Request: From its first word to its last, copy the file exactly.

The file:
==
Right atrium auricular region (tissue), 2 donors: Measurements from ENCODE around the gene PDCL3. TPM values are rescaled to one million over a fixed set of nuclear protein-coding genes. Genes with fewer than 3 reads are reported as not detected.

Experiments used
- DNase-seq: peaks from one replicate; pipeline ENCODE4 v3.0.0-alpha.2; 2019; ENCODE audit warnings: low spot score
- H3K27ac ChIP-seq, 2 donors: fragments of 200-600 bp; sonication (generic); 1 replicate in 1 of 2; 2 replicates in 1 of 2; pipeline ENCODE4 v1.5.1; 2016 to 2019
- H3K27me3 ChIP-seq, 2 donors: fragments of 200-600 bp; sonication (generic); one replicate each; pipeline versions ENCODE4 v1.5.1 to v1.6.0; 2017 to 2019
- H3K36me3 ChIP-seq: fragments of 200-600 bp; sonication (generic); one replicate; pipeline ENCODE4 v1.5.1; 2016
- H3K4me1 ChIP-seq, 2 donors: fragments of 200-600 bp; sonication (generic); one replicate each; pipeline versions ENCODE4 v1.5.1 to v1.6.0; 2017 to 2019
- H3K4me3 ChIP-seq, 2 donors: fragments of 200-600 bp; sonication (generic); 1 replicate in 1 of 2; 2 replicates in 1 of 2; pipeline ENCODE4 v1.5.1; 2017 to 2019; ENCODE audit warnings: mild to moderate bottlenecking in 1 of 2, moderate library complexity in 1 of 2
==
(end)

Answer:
Right atrium auricular region (tissue), 2 donors: Measurements from ENCODE around the gene PDCL3. TPM values are rescaled to one million over a fixed set of nuclear protein-coding genes. Genes with fewer than 3 reads are reported as not detected.

Experiments used
- DNase-seq: peaks from one replicate; pipeline ENCODE4 v3.0.0-alpha.2; 2019; ENCODE audit warnings: low spot score
- H3K27ac ChIP-seq, 2 donors: fragments of 200-600 bp; sonication (generic); 1 replicate in 1 of 2; 2 replicates in 1 of 2; pipeline ENCODE4 v1.5.1; 2016 to 2019
- H3K27me3 ChIP-seq, 2 donors: fragments of 200-600 bp; sonication (generic); one replicate each; pipeline versions ENCODE4 v1.5.1 to v1.6.0; 2017 to 2019
- H3K36me3 ChIP-seq: fragments of 200-600 bp; sonication (generic); one replicate; pipeline ENCODE4 v1.5.1; 2016
- H3K4me1 ChIP-seq, 2 donors: fragments of 200-600 bp; sonication (generic); one replicate each; pipeline versions ENCODE4 v1.5.1 to v1.6.0; 2017 to 2019
- H3K4me3 ChIP-seq, 2 donors: fragments of 200-600 bp; sonication (generic); 1 replicate in 1 of 2; 2 replicates in 1 of 2; pipeline ENCODE4 v1.5.1; 2017 to 2019; ENCODE audit warnings: mild to moderate bottlenecking in 1 of 2, moderate library complexity in 1 of 2